Bear Rock Electric services the Maryland community for emergency preparedness and power outages and we thank you for such an insightful article. Medical processionals do face very unique situations during storms and power outages and we couldn't agree more that a plan should be in place. Not only do they have the same problems as anyone else, but they also face the tremendous disruptions caused by hours or even days of long nuisance outages.

We ask them to think about the following questions:
•What if you're in the middle of an office procedure?
•What happens to the day's schedule and the rest of the week?
•What about your refrigerated supplies?
•Where will your patients go? Does the ER have your specialty or dental facilities?

Standby power solves all these problems and if they own their building, it also protects that building from a devastating mold infection that could render it uninhabitable or require expensive remediation. It only takes 72 hours for black mold to get started behind sheet rock.

Topics: Practice Management, Business Interruption, Healthcare, Business Insurance

85% of Companies Experience Supply Chain Disruption

Posted by Scott Brookes

A recent survey indicates that a significant percentage of companies were affected by supply chain disruption over the last 12 months. In the survey sponsored by Zurich Financial Services Group and conducted by the Business Continuity Institute (BCI), 85% of companies say they experienced at least one supply chain disruption.

Adverse weather was cited as the main cause of disruption by 51% of respondents. Weather was also a prominent cause of disruption in a similar survey last year. Some of the other findings from the article are listed below.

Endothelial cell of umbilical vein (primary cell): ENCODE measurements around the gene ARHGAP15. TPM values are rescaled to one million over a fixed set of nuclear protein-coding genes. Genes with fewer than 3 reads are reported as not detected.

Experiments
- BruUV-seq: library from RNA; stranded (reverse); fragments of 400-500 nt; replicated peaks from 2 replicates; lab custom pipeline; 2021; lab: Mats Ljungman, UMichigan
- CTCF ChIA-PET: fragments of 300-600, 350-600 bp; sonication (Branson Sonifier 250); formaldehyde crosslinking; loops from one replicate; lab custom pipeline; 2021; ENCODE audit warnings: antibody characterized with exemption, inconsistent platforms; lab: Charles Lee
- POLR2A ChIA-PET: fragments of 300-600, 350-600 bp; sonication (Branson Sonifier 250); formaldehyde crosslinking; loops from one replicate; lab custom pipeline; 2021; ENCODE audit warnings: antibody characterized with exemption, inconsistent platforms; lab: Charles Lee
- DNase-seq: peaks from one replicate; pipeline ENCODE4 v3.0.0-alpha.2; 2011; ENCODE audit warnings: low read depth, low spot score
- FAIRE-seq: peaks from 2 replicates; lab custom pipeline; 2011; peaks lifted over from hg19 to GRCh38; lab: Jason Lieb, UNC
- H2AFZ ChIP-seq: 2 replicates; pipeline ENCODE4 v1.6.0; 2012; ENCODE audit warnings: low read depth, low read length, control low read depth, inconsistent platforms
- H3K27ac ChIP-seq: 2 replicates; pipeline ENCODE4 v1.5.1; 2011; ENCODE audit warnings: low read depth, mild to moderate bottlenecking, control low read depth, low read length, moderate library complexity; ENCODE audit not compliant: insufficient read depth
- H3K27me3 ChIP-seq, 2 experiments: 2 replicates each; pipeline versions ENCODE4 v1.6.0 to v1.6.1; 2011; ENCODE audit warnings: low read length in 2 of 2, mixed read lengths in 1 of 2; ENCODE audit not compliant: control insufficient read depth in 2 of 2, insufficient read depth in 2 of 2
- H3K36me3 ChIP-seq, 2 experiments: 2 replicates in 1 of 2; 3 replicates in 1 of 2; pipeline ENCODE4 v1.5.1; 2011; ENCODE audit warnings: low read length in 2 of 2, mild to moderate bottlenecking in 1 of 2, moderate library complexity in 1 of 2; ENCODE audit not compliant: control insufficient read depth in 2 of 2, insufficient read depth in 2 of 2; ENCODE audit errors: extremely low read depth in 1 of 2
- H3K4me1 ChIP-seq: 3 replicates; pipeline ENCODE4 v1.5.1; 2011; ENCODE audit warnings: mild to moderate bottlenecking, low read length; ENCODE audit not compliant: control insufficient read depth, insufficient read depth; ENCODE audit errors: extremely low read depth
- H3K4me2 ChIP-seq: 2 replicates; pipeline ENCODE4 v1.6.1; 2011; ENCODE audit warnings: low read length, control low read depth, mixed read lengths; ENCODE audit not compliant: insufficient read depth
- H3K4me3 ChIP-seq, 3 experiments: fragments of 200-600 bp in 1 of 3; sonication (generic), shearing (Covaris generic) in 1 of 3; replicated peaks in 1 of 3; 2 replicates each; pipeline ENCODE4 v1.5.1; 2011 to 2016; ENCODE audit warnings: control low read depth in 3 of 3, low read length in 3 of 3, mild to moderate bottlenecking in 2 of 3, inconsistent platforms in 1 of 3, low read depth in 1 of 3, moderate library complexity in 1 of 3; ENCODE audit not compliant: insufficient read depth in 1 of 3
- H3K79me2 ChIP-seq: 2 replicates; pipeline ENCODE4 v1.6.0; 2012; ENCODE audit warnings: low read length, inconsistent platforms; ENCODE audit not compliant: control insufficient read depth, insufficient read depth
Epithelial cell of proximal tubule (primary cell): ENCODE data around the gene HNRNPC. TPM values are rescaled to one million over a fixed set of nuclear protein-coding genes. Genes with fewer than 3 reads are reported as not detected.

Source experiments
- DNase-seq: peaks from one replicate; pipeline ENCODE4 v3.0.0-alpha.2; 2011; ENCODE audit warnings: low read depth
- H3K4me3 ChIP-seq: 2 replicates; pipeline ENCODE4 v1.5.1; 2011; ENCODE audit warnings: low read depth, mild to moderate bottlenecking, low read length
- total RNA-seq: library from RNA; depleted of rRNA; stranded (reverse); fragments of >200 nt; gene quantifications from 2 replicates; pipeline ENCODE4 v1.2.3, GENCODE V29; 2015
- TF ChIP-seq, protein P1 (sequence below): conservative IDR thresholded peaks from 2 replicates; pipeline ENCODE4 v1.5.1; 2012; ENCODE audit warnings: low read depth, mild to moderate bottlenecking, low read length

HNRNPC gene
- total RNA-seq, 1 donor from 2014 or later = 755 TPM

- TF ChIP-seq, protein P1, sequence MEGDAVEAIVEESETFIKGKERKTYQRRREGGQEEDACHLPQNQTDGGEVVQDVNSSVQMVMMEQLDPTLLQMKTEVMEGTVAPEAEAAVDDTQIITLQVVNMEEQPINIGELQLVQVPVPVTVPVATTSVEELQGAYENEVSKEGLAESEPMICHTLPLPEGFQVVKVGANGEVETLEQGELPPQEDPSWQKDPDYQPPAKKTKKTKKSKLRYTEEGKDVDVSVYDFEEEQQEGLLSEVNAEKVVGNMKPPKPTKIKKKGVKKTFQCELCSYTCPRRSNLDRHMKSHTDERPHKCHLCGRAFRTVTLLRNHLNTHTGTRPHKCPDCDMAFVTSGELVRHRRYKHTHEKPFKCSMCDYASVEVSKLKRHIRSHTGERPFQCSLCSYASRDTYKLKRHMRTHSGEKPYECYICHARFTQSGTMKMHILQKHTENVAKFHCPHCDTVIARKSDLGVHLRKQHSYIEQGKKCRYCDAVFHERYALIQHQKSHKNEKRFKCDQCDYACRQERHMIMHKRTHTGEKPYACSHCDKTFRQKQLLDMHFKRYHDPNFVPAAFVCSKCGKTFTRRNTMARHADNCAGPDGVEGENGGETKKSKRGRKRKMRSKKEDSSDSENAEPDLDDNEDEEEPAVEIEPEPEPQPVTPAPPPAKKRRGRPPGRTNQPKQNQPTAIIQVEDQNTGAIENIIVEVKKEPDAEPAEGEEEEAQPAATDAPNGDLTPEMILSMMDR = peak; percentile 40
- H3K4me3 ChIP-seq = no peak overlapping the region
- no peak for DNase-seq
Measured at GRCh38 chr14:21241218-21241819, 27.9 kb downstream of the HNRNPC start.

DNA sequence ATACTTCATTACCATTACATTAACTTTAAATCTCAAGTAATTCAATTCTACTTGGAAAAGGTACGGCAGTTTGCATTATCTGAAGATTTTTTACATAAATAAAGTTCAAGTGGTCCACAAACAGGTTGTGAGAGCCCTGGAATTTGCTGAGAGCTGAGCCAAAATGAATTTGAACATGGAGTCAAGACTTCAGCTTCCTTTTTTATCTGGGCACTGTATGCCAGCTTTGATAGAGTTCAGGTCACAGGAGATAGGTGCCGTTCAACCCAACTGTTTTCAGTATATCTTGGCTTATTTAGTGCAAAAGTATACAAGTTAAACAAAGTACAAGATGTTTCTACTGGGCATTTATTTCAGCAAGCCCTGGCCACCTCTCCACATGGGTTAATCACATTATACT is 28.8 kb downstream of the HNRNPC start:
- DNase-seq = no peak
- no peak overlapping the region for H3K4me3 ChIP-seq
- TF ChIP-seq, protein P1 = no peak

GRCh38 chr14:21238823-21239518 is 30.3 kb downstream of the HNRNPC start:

• The earthquakes and tsunami experienced in Japan and New Zealand this year, affected 20 percent of responding organizations, which were headquartered in 18 different countries.
  • Cyber attacks became a top three source of disruption in the financial services sector.
  • Supply chain incidents led to a loss of productivity for almost half of businesses along with increased cost of working— 38% of respondents—and loss of revenue—32% of respondents.
  • Longer term consequences of disruption in the supply chain included shareholder concern, 19% of respondents, damage to reputation—17%—and expected increases in regulatory scrutiny—11%.
  • For 17% of respondents the financial costs of the largest single incident totaled a million or more Euros. This figure almost doubles to 32% where less resilient supply chains are evident in the research.
  • Loss of talent or skills rose from 14th place in 2010 survey to 6th place in 2011. This represents a warning that lay-offs among supply chain partners is leading to increased disruption, the report says.
  • Seventy-four percent of respondents either strongly agreed or somewhat agreed with the proposition that outsourcing and just-in-time/lean strategies were making their organizations more vulnerable to supply chain disruption.

If you have questions on how to evaluate your business income exposure including evaluation of dependent properties, interdependencies between locations, and how to develop an adequate limit, please contact Scott Brookes. I have taught courses in business income including how to evaluate your exposures, develop a limit, and possible risk management solutions to minimize the exposure.

Topics: Cyber Liability, Scott Brookes, Business Interruption, business continuity institute, Business Insurance, disruption in the supply chain, how to evaluate your business income exposure, Supply Chain Disruption, evaluation of dependent properties, how to evaluate your exposures